New banks, Podcasts

A chat about challenger banking in the US with Revolut’s US CEO Ronald Oliveira

  • European challenger bank Revolut launched publicly in the US in March 2020.
  • US CEO Ron Oliveira joins us on the podcast to talk about the firm's ambitions and product strategy stateside.
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A chat about challenger banking in the US with Revolut’s US CEO Ronald Oliveira

Today’s guest on the podcast is Ronald Oliveira, the U.S. CEO of challenger bank Revolut. Ron has a lot of experience in the traditional side of banking as he takes over the reins for the European fintech’s efforts stateside.

We discuss the challenges and opportunities of the US banking market. Ron describes the firm’s product rollout cycle for Revolut, which wants to be a global bank. We would be remiss if we didn’t chat about the fintech vs. incumbent bank scenario and Ron’s perspective is important given the two worlds he’s straddled.

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The following excerpts were edited for clarity.

Revolut’s hiring

About a year ago, Revolut came to the conclusion that they had moved well beyond being just a travel card. They had a solid core group of clients that wanted to make Revolut their bank and use it everyday for their transactions and in their lives. At that point, Revolut looked at its market and what it needed to do to accomplish that. Because when clients make you their primary bank, they have a lot more needs.

Revolut started to look for strong folks — from board appointments to US territory — with deep financial knowledge and experience to marry with one of the best financial technology companies in the world. We’re now rolling out products in Europe and in the U.S. over the coming months that speak to this.

The U.S. market

I’m not sure the US is significantly different than other markets. It’s at a different level when it comes to regulatory scrutiny and competition. Everyone has competition — my counterpart in Ireland struggles everyday to make sure we’re at the top of our game. You need deep experience to navigate the convoluted regulatory structure.

So, that slows the rollout process to a degree because we want to ensure that we’re in line with everything. It’s a privilege, not a right, to do financial business here — you have to earn your way through that. The market combines traditional, deep, long rooted organizations with a good cadre of upstarts.

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Building trust

One of Revolut’s absolute goals is trust. That’s what most fintech companies are struggling with — to ensure the public that their money is safe and everything is in order.

In late March, we went live with our partnership with Metropolitan Commercial Bank. We’ve been out in the market ever since. They’ve been a really good partner for us and ensure our clients’ deposits are FDIC insured. We’re going slow and careful regarding pursuing our own banking license eventually.

The product in the U.S.

We were in beta for some time to make sure the product worked well. What we rolled out in the U.S. is streamlined with our core product offering — the FX piece with 28 currencies you can carry in your wallet and other basic features. Now you’re seeing us bolt on a lot of new products to that.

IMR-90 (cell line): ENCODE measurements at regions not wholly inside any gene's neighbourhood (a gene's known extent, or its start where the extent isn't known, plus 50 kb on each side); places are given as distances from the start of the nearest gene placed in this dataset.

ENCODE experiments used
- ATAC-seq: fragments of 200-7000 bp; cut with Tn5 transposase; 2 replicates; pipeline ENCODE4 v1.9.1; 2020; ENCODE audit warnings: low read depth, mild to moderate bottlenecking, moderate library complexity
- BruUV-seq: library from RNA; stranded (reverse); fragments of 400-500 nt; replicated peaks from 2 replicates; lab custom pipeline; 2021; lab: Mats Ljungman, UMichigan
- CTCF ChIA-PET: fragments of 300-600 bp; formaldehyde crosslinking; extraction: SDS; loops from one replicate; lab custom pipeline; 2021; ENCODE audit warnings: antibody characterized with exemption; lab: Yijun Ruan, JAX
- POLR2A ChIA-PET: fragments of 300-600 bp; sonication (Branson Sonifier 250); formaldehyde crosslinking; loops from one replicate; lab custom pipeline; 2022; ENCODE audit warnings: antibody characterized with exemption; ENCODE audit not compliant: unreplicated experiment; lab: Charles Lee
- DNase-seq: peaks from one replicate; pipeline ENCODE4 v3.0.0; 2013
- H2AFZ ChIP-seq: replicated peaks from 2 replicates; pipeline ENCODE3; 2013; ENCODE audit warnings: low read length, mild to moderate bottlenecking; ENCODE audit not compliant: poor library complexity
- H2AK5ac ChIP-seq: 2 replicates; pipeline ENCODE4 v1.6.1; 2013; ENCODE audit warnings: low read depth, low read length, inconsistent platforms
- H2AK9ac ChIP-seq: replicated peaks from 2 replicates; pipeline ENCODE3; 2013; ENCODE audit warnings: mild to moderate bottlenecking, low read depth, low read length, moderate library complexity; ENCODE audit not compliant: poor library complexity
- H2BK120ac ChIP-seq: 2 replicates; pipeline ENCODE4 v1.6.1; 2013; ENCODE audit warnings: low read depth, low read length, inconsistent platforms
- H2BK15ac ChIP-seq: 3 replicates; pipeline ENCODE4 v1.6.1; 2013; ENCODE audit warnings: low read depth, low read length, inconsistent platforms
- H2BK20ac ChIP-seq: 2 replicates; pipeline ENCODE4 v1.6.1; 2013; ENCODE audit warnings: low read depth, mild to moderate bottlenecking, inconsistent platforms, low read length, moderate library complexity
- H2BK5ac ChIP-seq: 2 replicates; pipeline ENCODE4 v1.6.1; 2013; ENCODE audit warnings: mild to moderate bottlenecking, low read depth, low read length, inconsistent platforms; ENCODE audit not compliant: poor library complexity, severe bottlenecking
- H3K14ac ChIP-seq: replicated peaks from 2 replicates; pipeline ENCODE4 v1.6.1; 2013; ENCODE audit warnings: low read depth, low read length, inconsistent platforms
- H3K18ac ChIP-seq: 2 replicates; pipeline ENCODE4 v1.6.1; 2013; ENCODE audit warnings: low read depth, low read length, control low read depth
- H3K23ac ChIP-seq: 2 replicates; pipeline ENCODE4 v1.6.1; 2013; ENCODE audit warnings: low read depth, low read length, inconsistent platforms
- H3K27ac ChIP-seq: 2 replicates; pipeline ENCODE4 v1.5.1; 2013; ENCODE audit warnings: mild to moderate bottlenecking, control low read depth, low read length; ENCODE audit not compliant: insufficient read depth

For example, we just added Donations. We’re putting in the Junior program in relatively short order. A loyalty program will be coming out. We’re looking at small business. What you will see over the coming months is us adding those products, testing them, making sure they’re well-suited to the US market, and then moving on to the next product.

A global product

At our core, we’d like everything to be similar across countries. We want to be a global, all-in-one, financial app. That means, whatever country you’re in, it should look similar with the same features. It should look the same as a user. You’ll see a refresh of our app — which has been in the works for some time — in the coming months. It will slowly roll across our global footprint. The app will all look the same — how you enter it and navigate through it.

Acquiring new customers

Pre-COVID, we had a large rollout campaign planned. Performance marketing and advertising to get some name recognition and traction. Once COVID came, we took that off the table and we haven’t turned it back on.

We’re looking at a loyalty program — a perks program — to help entice new users. Beyond talking to folks like you to get our name out, we haven’t done very much. It’s been organic growth. Once things normalize, we’ll look at marketing again. Our name recognition is very low in the U.S. and we need to work on that. We won’t get to the marketshare we want to have unless we get more aggressive.

Challengers vs. incumbent banks

I have a different view on it. You hear about a revolution to fintech and how traditional banks will eventually shutter. I don’t go down that path. Having worked in the traditional world of banking and in tech, I think what we’re looking at is an evolutionary period taking place. Traditional banks are trying to move more towards mobile-app centricity, a little less traditional delivery of the product. You’ll see the evolution of the traditional delivery system blur together with fintechs, who also want to become mainstream.

Lines will blur between traditional and new upstarts in how the product is delivered. Traditional institutions struggle with legacy systems. That’s a tough way to pivot. It takes time. Community banks aren’t going away — they’re an important part of the fabric of our country.

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